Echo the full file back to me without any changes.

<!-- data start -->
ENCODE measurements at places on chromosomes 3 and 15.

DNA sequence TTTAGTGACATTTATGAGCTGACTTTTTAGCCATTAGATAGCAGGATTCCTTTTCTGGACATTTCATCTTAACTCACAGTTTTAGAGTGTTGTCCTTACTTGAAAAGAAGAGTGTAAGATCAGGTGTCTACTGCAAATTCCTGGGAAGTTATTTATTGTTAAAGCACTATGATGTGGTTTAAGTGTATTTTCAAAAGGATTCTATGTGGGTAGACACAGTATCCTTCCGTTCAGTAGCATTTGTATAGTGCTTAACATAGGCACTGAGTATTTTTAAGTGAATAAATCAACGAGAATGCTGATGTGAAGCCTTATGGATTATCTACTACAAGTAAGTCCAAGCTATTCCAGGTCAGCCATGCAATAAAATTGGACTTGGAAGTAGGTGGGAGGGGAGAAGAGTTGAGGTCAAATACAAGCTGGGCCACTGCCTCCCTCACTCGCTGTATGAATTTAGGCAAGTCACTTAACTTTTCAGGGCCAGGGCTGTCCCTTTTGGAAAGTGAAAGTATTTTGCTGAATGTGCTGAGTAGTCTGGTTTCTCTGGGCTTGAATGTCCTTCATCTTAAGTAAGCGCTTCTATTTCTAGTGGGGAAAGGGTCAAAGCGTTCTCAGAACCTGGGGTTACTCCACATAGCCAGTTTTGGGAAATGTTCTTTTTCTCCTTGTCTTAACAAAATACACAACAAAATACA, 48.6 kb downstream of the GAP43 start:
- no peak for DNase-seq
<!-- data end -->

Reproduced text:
ENCODE measurements at places on chromosomes 3 and 15.

DNA sequence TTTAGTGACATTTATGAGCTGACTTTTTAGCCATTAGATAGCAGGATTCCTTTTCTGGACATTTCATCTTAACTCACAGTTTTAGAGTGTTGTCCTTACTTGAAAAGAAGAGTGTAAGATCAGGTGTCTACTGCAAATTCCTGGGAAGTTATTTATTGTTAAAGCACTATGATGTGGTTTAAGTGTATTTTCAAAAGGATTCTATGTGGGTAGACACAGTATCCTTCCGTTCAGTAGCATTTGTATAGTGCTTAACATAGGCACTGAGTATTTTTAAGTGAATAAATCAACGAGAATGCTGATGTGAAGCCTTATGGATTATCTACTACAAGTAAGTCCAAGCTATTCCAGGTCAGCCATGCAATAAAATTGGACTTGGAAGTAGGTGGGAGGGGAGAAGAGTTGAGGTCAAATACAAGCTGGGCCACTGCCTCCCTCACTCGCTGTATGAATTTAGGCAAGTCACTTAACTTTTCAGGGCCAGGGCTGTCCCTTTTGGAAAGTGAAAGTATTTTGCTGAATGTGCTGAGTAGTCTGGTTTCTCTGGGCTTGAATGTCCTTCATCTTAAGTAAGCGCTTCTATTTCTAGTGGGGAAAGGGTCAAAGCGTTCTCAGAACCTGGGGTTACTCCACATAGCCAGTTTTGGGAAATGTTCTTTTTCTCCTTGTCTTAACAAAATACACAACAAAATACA, 48.6 kb downstream of the GAP43 start:
- no peak for DNase-seq